A Novel Method for Direct Assessment of Everyday Competence among Older Adults

Research output: Contribution to journalArticle

7 Scopus citations


Background: Recent findings indicate that impairments in functional performance do occur among individuals diagnosed with mild cognitive impairment (MCI). Most assessment strategies for everyday competence are associated with challenges with reliability, are typically in paper and pencil format, or require in-person administration by a trained professional. Objective: This paper reports on a novel technology-based assessment battery of everyday competence that includes ecologically valid simulations of daily activities important to independence. Methods: The sample included 85 non-cognitively impaired older adults aged 65 and 62 older adults diagnosed with amnestic MCI (aMCI). Participants completed standard measures of cognitive abilities and the computerized battery of everyday tasks, which included simulations of a doctor's visit; and medication and financial management tasks. Results: The older adults with aMCI performed significantly poorer on all three tasks in the everyday task battery. Performance on these measures were also moderately correlated with standard measures of cognitive abilities and showed good test-retest reliability. Conclusions: The results show that it is feasible to use a technology-based assessment battery of everyday tasks with both non-cognitively impaired older adults and older adults with MCI. The use of this type of battery can overcome many of the logistic constraints associated with current functional assessment protocols.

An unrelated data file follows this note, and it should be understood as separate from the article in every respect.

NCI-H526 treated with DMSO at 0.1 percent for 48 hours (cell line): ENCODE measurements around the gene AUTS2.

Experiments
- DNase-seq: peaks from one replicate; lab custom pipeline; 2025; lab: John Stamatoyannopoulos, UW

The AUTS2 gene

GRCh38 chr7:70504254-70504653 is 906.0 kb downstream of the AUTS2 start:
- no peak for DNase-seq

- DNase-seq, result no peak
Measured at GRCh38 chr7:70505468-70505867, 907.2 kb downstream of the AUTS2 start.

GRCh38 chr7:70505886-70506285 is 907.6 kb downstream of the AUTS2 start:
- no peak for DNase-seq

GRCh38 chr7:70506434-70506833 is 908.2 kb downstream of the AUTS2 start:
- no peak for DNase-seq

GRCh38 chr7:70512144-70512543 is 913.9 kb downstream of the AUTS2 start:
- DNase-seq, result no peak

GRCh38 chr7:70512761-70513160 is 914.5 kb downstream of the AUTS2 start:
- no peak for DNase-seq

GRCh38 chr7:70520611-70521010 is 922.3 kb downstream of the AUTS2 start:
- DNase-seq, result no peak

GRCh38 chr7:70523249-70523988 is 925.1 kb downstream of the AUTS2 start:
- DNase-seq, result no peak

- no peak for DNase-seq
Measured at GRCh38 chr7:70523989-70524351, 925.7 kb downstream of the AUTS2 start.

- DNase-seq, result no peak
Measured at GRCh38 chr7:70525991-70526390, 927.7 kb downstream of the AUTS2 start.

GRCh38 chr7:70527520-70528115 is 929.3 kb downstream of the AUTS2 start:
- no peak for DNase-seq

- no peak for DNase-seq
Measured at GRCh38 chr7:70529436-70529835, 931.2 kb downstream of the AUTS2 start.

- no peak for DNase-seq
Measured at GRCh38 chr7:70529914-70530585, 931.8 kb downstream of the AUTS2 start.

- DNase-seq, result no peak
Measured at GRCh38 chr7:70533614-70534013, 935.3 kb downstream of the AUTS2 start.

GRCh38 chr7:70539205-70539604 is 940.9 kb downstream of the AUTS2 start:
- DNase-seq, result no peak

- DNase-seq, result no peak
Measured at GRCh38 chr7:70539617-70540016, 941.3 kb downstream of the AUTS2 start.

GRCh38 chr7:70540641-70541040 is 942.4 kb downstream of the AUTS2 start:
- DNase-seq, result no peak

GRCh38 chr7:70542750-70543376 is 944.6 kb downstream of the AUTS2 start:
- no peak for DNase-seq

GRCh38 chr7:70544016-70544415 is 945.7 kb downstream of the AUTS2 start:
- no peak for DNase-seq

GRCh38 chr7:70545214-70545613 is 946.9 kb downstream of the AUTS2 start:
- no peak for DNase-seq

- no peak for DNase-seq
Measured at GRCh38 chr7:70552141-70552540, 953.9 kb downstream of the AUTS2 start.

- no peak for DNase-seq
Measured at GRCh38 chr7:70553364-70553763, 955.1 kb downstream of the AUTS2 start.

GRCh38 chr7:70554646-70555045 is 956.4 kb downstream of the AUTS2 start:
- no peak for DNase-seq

Original languageEnglish (US)
Pages (from-to)1229-1238
Number of pages10
JournalJournal of Alzheimer's Disease
Issue number4
StatePublished - 2017



  • Assessment
  • cognition
  • everyday competence
  • mild cognitive impairment
  • technology

ASJC Scopus subject areas

  • Clinical Psychology
  • Geriatrics and Gerontology
  • Psychiatry and Mental health

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